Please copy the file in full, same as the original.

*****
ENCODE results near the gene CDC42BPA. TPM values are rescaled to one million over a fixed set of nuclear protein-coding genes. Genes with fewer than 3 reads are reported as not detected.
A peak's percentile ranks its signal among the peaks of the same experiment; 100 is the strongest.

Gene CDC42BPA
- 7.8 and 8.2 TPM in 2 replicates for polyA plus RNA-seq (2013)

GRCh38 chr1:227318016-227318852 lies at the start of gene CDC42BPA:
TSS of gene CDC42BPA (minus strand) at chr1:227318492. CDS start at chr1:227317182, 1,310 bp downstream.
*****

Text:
ENCODE results near the gene CDC42BPA. TPM values are rescaled to one million over a fixed set of nuclear protein-coding genes. Genes with fewer than 3 reads are reported as not detected.
A peak's percentile ranks its signal among the peaks of the same experiment; 100 is the strongest.

Gene CDC42BPA
- 7.8 and 8.2 TPM in 2 replicates for polyA plus RNA-seq (2013)

GRCh38 chr1:227318016-227318852 lies at the start of gene CDC42BPA:
TSS of gene CDC42BPA (minus strand) at chr1:227318492. CDS start at chr1:227317182, 1,310 bp downstream.